Sucking With Purpose

June 18, 2012 | Comments (0) | by Arcturus

Well, the Cubs lost another series last night, dropping 2 out of 3 to Boston.  This team has been every bit as bad as I expected them to be, but losing hasn't bothered me as much as it has in the past.  Reason being, I'm still confident that Theo Epstein and Jed Hoyer have a plan to rebuild not just at the major league level, but system wide.  That kind of sea change takes time and isn't going to happen overnight, much less over the course of a single season.

The only thing I've found frustrating is some of the comments and complaints I've read from some Cub fans on the internets.  A lot of people seem to have missed the memo on just what's going on the North Side right now.  There was no chance in hell the Cubs were going to be competitive this year, so please dispense with the bitching and moaning about Theo not knowing what he's doing or calling for Dale Sveum to be fired.  It just makes our fanbase look foolish.

Yes, the Cubs suck.  However, I would argue that this year, the Cubs suck with purpose.  As one of the ESPN announcers pointed out last night, this is audition time.  Any of the players on the current team might be trade bait or cannon fodder.  Guys like Darwin Barney need to step up and prove they deserve to be on this team when the rebuilding dust settles.  Theo and Jed are going to be watching carefully to determine who stays and who goes.  Meanwhile, they appear to be ready to trade anybody they can get good prospects for, even ready to eat some money in order to do so.  Along with the draft and the addition of Jorge Soler, this will go a long way to replenishing a barren farm system.  Theo has admitted he made some mistakes in Boston, but most of those mistakes were on the free agent side.  This guy knows talent and I have confidence he can build a first rate farm system, which to me is the foundation for sustained success.  What a nice change from the Hendry regime, who merely threw oodles of money at the major league roster.  The Cubs had a few good seasons with this method, but no sustained success.

Dale Sveum may not have been the sexy hire the fanbase was hoping for, but honestly, if I see one more doofus bitching about Sandberg not being hired, I'm going to slap them around.  I'm not sure why these people believe the results would be different with number 23 in charge.  I loved Sandberg the player, but Sandberg the manager has never managed at the major league level.  There's no way in Hades he'd magically be able to make this a better ballclub.  Being a Cub icon ain't gonna make Ian Stewart hit for average, reverse Soriano's steady decline, improve Castro's concentration, or solidify the duct-taped bullpen.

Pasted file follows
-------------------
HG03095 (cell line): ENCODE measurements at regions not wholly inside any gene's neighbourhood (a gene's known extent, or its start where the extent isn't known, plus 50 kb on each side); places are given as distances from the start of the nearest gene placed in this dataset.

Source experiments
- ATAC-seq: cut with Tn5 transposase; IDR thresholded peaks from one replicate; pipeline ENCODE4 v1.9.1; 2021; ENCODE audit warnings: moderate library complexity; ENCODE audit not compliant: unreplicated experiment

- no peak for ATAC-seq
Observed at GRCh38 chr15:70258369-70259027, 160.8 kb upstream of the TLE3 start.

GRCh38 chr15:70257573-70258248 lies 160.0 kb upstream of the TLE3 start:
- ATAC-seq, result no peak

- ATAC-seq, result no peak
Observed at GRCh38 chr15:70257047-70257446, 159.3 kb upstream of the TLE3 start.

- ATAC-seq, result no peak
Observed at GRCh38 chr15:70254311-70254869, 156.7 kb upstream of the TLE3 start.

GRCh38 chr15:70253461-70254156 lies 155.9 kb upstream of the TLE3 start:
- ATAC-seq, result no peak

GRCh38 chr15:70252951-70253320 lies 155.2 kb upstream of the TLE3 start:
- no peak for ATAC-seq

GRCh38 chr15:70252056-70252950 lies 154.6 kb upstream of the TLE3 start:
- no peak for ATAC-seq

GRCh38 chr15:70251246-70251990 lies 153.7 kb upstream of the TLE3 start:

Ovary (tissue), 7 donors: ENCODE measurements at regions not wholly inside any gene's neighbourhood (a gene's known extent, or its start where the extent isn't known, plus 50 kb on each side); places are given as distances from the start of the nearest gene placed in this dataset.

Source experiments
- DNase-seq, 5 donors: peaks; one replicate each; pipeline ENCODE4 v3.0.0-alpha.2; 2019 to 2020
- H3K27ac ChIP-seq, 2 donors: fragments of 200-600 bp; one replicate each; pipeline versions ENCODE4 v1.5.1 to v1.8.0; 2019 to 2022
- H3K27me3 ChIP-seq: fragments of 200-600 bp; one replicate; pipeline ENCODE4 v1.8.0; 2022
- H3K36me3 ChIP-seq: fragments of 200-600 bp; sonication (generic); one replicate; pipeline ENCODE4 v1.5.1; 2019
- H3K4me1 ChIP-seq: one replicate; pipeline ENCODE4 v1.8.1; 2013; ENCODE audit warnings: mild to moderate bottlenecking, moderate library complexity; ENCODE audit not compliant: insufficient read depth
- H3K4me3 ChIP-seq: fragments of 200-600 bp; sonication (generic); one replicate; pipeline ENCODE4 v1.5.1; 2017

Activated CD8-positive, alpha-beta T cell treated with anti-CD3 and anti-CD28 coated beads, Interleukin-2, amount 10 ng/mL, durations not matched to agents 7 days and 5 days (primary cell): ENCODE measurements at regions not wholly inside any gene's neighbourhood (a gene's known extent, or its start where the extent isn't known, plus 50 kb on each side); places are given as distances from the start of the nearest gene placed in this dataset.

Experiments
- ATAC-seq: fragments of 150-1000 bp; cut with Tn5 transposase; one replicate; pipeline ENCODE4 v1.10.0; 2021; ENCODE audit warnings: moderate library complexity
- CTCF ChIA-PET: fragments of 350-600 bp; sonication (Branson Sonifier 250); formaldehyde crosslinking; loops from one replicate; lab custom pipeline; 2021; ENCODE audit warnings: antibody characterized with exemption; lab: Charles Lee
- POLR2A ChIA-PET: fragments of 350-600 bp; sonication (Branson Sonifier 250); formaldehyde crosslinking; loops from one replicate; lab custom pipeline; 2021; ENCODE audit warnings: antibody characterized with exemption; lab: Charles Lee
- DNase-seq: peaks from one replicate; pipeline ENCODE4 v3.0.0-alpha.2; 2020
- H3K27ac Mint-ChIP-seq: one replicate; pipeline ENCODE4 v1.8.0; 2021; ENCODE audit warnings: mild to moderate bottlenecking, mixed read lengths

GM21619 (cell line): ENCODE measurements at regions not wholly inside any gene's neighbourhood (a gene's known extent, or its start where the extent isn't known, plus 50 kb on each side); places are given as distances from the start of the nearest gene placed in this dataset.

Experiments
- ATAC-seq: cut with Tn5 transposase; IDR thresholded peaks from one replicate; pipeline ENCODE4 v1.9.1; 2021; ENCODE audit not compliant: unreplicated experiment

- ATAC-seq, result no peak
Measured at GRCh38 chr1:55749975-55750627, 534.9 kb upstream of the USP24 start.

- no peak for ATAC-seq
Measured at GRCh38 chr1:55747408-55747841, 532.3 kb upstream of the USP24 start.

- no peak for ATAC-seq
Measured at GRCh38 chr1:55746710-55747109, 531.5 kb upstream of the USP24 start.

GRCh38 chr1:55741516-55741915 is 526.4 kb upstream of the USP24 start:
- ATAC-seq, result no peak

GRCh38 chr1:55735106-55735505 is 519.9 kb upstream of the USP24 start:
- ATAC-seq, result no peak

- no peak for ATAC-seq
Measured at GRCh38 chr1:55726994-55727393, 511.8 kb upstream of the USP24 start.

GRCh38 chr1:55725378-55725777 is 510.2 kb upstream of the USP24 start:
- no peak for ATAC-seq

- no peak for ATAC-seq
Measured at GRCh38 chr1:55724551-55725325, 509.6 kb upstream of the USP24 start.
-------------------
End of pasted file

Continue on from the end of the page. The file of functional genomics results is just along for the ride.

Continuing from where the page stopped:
I see Sveum's role much like Alan Trammel's in Detroit a number of years ago.  The Cubs have a motley collection of youth and veterans and Sveum's job is to stress the fundamentals and teach these kids to play the game the right way.  As they get better, add some better free agents over the next two-three years and all of a sudden, you're ready to compete.  Whether Dale will continue to be the manager at that point is anyone's guess, but I think he's the perfect guy for the task at hand.  The only thing that worried me at first was how he handled the bullpen, but the bullpen is so bad, there's really no way of telling if he's handling it right or not.  It seems like a complete crapshoot as to what kind of performance you're going to get from any Cub reliever at this point.  Hard to pin that on Dale.

I hate to say it, but as fans, all we can do is be patient.  I think we can look to what's happened in Detroit and Tampa Bay over the last decade to see what the future might hold.  You build from the bottom up, not the top down and I think your team is going to always have a chance to be in it.  The Cubs are going to have more money to spend than either of those teams in the next few years, but before you start spending money, a solid foundation has to be there.  That's what the Cubs are doing this year: pouring the concrete.  Yeah, watching it dry isn't going to be super exciting, but what the Cubs build on top of that just might be what Cub fans have been waiting for this past century and change.